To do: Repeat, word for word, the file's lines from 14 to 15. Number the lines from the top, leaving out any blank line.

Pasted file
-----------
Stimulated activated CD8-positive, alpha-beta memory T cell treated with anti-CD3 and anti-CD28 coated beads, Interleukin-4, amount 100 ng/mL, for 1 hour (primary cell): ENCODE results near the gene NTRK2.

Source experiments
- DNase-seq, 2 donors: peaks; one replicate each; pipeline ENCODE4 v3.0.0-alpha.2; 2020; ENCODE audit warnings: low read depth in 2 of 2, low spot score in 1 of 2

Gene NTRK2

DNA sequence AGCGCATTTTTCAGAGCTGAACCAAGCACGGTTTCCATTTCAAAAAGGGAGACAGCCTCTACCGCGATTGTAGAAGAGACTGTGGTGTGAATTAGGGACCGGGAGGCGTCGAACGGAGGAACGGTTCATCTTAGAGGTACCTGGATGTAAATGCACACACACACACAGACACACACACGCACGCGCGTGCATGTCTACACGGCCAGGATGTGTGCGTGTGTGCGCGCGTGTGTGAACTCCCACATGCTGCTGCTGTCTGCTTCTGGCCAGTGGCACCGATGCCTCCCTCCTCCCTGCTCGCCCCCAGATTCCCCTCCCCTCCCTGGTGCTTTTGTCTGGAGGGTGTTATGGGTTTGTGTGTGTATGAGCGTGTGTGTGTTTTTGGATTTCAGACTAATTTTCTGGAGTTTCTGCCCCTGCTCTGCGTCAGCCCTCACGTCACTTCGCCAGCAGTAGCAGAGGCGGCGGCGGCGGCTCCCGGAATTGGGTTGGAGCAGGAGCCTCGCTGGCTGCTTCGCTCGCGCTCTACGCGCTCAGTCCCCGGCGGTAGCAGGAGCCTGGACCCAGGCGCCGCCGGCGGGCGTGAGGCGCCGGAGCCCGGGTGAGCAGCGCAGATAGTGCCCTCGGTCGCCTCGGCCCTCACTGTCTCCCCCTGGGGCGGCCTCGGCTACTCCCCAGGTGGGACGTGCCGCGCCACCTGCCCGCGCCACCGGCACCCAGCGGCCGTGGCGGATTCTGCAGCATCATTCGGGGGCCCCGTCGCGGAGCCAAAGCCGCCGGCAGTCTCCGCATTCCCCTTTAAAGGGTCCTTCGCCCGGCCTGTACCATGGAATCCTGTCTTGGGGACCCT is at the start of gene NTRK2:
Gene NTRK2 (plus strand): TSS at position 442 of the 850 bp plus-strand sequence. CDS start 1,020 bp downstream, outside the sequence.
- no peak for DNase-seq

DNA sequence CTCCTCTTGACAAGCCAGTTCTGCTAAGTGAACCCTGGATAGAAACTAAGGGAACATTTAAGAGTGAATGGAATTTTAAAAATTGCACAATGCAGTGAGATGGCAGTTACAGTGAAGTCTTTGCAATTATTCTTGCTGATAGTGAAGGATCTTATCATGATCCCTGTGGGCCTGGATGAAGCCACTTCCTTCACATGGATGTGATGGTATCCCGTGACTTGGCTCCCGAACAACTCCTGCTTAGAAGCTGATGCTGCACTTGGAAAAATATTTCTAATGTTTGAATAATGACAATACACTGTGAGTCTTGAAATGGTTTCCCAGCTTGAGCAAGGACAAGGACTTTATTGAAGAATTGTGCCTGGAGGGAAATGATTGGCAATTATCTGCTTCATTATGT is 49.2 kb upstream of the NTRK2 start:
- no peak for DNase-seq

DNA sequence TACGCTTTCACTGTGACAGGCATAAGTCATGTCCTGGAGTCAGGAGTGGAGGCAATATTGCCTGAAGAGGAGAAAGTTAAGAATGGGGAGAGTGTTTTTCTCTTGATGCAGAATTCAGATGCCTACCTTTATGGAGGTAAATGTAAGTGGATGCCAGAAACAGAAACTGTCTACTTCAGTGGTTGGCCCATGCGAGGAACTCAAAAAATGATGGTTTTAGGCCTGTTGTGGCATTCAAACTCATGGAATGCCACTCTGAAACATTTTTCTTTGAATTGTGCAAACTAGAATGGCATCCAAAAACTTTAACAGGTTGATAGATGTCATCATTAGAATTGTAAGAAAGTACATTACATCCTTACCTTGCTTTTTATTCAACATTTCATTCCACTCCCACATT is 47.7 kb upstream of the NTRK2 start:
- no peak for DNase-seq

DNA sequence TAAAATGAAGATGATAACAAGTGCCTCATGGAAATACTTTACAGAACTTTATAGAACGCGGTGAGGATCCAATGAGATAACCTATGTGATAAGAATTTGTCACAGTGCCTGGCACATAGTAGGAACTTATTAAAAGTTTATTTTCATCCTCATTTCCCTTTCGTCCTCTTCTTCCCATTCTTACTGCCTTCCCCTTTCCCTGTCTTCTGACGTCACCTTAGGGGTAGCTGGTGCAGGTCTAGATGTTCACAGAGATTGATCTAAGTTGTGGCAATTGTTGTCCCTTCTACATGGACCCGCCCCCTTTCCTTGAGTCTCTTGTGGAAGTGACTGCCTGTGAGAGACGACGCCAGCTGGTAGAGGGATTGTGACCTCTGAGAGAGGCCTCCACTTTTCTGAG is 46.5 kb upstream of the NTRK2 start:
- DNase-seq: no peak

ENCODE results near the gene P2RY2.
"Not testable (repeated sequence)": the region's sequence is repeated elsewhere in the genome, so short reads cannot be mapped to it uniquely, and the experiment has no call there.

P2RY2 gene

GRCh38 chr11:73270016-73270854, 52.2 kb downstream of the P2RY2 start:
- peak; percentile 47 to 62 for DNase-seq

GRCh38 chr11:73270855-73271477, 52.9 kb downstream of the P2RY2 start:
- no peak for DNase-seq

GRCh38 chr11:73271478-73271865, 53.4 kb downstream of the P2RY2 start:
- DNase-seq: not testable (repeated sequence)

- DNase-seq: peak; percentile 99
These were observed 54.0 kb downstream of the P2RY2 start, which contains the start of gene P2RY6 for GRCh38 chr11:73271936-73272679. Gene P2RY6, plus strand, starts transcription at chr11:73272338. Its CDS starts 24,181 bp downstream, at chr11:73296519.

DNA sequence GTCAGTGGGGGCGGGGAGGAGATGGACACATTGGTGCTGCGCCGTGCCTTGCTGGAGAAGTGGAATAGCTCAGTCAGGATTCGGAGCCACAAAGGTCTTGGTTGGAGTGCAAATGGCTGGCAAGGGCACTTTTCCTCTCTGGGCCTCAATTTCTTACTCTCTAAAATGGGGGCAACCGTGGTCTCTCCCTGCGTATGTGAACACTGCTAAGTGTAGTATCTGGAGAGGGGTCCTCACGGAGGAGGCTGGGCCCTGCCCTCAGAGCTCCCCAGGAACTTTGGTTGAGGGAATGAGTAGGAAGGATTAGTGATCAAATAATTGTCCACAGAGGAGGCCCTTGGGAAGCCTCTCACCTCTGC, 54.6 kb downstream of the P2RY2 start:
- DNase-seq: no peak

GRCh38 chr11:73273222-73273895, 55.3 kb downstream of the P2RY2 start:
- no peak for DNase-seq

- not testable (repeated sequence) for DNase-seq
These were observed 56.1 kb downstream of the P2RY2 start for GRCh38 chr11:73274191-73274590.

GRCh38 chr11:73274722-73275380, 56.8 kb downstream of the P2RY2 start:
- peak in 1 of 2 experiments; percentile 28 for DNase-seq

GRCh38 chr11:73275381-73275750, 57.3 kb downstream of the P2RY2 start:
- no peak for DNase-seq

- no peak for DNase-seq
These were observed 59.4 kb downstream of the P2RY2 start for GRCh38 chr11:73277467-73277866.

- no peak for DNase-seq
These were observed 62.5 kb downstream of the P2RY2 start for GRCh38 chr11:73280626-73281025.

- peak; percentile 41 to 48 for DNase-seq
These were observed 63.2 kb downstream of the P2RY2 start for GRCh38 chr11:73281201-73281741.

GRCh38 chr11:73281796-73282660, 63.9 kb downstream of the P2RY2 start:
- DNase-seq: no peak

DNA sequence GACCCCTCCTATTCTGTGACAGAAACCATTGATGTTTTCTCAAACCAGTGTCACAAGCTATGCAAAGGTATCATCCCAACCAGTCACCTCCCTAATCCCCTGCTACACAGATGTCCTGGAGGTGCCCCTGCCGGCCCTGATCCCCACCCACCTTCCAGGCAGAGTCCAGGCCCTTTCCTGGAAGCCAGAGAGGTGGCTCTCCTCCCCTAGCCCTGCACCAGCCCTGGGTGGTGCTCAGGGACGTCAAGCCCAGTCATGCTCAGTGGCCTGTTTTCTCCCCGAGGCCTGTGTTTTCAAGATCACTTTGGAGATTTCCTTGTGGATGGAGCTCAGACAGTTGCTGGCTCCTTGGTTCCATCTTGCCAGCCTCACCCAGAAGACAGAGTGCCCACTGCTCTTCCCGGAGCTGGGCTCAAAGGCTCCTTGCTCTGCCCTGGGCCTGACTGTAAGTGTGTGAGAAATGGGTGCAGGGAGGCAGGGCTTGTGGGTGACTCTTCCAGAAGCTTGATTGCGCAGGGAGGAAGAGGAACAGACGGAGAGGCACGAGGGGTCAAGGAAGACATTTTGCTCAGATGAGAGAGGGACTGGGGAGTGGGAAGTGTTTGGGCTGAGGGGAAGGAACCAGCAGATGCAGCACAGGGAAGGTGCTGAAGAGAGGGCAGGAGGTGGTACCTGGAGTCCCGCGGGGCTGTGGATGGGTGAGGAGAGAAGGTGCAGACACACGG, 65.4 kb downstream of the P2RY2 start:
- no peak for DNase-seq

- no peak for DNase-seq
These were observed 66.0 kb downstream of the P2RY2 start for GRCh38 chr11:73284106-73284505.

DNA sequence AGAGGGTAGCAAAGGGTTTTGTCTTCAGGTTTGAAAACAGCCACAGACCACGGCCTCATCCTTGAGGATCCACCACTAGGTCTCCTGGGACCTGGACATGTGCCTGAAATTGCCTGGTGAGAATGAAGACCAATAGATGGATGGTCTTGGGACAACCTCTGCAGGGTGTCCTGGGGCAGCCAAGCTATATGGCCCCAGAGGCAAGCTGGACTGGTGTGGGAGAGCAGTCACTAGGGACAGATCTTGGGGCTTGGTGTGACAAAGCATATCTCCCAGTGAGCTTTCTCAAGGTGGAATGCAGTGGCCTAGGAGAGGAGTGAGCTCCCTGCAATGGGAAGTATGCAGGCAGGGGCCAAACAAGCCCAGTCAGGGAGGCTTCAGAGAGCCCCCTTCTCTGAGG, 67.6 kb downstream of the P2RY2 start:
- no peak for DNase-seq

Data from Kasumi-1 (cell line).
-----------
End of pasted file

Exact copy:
ENCODE results near the gene P2RY2.
"Not testable (repeated sequence)": the region's sequence is repeated elsewhere in the genome, so short reads cannot be mapped to it uniquely, and the experiment has no call there.